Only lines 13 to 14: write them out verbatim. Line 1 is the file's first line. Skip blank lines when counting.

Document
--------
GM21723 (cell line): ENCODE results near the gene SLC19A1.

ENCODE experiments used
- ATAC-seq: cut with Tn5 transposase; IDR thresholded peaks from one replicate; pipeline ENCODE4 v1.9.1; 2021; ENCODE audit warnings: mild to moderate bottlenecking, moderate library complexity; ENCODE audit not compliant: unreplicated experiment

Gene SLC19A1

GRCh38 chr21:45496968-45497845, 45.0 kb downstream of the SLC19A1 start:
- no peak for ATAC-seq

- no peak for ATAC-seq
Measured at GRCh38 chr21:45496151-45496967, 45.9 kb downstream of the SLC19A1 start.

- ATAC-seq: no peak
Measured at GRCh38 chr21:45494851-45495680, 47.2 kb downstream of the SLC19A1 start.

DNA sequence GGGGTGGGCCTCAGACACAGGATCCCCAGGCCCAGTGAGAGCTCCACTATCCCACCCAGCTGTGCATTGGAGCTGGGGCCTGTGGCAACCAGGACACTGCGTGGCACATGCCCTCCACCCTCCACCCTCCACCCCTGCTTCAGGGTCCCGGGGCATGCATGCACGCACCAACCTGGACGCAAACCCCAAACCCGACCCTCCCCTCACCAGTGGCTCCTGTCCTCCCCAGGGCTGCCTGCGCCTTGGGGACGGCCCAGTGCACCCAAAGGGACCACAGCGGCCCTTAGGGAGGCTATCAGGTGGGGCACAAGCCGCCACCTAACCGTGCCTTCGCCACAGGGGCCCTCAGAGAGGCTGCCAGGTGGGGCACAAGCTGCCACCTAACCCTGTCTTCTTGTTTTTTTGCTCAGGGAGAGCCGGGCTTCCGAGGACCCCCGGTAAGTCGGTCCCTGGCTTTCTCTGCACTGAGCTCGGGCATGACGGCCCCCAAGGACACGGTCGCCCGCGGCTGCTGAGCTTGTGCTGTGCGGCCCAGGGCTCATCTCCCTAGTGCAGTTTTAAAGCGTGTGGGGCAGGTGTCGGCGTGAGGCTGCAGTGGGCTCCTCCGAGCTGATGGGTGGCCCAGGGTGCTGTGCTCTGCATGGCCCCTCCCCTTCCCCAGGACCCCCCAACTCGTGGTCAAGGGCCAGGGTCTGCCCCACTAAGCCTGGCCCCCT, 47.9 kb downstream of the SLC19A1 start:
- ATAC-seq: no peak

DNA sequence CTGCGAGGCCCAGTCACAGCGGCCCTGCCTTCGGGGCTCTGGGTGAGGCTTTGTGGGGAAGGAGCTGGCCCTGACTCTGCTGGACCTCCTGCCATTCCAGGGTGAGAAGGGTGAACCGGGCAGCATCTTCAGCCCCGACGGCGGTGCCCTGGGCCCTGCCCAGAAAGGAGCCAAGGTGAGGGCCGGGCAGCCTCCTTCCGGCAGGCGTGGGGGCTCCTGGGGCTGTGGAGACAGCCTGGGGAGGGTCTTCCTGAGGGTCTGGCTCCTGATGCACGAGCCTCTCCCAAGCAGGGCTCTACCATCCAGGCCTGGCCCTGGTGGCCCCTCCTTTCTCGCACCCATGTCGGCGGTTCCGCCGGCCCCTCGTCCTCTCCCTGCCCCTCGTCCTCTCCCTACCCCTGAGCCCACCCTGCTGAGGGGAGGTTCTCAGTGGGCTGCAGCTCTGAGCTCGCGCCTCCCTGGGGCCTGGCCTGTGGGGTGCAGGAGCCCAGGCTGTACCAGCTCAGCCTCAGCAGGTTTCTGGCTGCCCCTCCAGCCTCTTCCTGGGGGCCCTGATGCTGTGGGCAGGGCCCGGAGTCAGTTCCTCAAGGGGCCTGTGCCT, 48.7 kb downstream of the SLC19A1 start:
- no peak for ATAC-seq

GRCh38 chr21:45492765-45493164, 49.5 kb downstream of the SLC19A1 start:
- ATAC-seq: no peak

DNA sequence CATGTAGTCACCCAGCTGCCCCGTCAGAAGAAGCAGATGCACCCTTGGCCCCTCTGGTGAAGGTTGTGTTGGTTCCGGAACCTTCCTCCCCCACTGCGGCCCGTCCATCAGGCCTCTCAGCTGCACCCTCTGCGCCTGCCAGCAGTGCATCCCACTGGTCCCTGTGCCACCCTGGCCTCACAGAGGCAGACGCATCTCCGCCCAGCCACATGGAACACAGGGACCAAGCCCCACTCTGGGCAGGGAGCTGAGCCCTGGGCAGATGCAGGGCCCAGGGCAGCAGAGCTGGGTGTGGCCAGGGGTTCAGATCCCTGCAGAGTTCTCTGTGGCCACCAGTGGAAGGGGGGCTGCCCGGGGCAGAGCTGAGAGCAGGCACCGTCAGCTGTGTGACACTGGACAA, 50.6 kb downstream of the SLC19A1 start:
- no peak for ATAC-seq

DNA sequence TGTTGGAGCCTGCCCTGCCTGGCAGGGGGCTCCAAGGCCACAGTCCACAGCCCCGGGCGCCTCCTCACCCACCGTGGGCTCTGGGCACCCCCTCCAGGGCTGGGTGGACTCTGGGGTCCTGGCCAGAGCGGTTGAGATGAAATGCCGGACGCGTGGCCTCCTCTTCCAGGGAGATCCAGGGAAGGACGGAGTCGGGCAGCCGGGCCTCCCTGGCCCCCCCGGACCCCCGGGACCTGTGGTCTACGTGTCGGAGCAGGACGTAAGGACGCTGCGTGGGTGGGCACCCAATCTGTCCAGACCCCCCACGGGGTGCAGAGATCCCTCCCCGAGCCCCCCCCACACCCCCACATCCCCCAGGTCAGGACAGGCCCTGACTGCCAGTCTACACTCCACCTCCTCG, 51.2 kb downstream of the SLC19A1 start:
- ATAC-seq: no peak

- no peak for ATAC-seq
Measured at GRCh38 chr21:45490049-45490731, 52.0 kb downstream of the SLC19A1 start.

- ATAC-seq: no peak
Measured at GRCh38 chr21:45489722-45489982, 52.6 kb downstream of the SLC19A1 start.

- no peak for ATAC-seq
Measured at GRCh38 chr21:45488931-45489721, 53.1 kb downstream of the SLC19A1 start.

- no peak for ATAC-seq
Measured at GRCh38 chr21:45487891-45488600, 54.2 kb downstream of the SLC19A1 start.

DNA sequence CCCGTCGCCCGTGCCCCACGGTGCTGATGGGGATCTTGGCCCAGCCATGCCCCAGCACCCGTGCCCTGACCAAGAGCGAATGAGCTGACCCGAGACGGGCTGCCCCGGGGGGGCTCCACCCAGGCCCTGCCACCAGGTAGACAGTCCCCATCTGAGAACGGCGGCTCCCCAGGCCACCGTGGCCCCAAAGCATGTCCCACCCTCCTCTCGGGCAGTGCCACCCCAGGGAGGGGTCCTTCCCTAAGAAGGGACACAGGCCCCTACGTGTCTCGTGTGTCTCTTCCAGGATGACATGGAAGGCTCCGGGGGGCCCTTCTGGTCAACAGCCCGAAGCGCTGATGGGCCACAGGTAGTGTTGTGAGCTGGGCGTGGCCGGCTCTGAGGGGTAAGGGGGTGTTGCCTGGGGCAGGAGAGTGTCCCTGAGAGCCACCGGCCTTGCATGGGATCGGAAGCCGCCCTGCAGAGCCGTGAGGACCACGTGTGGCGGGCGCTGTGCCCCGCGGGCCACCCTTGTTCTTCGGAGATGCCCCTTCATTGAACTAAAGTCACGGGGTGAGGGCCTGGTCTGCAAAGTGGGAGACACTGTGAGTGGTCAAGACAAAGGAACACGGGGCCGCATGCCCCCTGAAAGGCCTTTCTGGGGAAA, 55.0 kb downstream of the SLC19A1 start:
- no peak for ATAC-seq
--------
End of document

DNA sequence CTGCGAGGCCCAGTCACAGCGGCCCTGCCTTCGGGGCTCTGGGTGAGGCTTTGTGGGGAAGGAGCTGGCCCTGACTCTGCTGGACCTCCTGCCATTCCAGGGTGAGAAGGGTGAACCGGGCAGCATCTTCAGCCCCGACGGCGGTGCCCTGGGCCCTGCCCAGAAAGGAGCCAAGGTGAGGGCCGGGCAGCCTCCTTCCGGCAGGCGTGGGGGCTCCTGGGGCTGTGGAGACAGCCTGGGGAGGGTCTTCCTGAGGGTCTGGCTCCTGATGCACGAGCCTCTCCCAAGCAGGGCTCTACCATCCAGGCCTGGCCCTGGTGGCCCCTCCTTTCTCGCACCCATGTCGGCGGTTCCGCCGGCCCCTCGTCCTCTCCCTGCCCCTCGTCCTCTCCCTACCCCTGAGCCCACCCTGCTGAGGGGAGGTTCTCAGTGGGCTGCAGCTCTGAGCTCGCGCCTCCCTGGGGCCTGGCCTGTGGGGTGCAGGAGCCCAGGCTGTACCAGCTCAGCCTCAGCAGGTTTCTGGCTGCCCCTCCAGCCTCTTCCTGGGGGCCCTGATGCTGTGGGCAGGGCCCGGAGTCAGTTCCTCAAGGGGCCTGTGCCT, 48.7 kb downstream of the SLC19A1 start:
- no peak for ATAC-seq